The loss of a newsagent's shop is mourned by A London Inheritance.

Nick Barnett proves that cats played a key role in the first world war.

Sunday, November 26, 2017

Lord Bonkers' Diary: "There’s another part of me that flipping well wants to hold my seat"

Having given Nick Clegg one barrel on Thursday, the old boy gives Tim Farron the other one today. Sometimes I think he will not be satisfied until he is leader himself.

Anyway, this entry completes are week with Lord Bonkers.


Were you in the hall for Tim Farron’s speech in the Europe debate at our Conference in Bournemouth? To the best of my recollection, it went like this:

“The day I took over as leader, one journalist predicted confidently that ‘the party that began with Gladstone will now end with Farron’. I resolved that we were going to survive, grow and win again. The Liberal movement of Gladstone, Lloyd George and Jo Grimond was not going to die on my watch.”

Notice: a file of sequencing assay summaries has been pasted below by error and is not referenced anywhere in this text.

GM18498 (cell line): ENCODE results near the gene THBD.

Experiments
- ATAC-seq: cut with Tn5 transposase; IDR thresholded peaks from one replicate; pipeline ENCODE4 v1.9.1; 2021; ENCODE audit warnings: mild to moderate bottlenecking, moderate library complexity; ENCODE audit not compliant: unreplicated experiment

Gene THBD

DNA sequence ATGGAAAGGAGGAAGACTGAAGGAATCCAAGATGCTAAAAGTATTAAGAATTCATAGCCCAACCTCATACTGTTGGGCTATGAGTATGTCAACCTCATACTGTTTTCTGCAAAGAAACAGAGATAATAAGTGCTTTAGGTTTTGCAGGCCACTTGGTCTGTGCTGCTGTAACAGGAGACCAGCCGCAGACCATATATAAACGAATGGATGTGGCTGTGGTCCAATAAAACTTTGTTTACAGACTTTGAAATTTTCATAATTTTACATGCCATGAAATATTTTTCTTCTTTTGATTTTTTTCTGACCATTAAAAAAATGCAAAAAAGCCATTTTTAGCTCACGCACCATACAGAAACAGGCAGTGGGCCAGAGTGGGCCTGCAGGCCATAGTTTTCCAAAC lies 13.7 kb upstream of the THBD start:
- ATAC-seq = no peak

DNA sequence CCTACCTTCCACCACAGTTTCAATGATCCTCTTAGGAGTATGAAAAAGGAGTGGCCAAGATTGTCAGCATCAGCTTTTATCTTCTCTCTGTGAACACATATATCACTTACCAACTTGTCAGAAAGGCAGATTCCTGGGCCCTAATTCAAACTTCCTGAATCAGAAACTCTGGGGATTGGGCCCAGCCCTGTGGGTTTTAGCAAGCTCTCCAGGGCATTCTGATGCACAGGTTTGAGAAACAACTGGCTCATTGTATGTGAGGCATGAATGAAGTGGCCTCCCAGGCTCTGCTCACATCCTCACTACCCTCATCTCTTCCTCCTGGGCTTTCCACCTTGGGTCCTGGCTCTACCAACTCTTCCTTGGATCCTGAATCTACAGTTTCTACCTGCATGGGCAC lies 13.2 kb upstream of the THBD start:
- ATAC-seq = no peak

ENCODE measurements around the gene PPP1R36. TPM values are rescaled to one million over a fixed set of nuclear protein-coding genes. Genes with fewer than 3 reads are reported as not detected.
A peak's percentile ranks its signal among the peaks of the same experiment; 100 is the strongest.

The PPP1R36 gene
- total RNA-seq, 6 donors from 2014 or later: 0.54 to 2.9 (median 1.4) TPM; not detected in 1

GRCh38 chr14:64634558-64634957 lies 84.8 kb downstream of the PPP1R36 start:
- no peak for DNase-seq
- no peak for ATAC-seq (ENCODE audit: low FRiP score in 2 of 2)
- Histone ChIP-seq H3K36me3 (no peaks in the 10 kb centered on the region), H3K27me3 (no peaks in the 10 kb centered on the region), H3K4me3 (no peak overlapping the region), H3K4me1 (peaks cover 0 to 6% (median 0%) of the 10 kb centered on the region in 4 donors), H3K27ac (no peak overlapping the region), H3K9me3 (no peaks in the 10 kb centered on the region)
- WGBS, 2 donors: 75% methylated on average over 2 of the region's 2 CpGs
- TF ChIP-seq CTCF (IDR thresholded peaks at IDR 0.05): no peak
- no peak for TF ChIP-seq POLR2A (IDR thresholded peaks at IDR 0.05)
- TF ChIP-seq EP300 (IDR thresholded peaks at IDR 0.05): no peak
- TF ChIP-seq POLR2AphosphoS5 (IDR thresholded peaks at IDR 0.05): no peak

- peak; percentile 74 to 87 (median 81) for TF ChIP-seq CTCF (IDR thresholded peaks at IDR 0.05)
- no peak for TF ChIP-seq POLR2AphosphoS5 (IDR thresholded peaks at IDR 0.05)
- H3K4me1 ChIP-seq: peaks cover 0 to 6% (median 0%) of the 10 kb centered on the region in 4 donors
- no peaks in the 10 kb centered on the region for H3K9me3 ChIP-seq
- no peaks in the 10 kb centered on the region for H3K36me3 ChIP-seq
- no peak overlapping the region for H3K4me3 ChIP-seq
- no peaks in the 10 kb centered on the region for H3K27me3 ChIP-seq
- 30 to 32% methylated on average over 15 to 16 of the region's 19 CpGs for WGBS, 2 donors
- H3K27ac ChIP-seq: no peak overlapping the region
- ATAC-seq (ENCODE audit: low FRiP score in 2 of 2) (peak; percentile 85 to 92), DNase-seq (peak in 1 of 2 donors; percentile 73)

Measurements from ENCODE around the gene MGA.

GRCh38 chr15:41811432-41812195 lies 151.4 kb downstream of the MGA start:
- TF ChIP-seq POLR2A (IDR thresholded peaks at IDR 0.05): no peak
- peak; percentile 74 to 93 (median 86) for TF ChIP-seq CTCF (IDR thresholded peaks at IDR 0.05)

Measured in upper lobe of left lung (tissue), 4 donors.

“It’s the movement of Paddy Ashplant too,” I observed to my neighbour, “and Farron got that bit out of his memoirs.”

“And I did it. Me! Little Tim from Preston. There’s part of me that says if I never see another referendum in my life that will be too soon. But there’s another part of me that flipping well wants to hold my seat. I’ve got four kids. I’m a bit of a Eurosceptic. We lived in a shoebox but because I had great parents I didn’t realise it was a shoebox until I was older. Have you been to St Asquith’s and seen the space those pews take up? They should rip them out and then we could all sing “Shine Jesus…”.

At that point I left the hall.

Lord Bonkers was Liberal MP for Rutland South West, 1906-10.

Previously in Lord Bonkers' Diary

Jason Zadrozny: "Clearing my name has taken almost every penny I had"

Last month Jason Zadrozny, the Liberal Democrat who almost won Ashfield from Labour at the 2010 general election, was cleared of all charges of child sex abuse.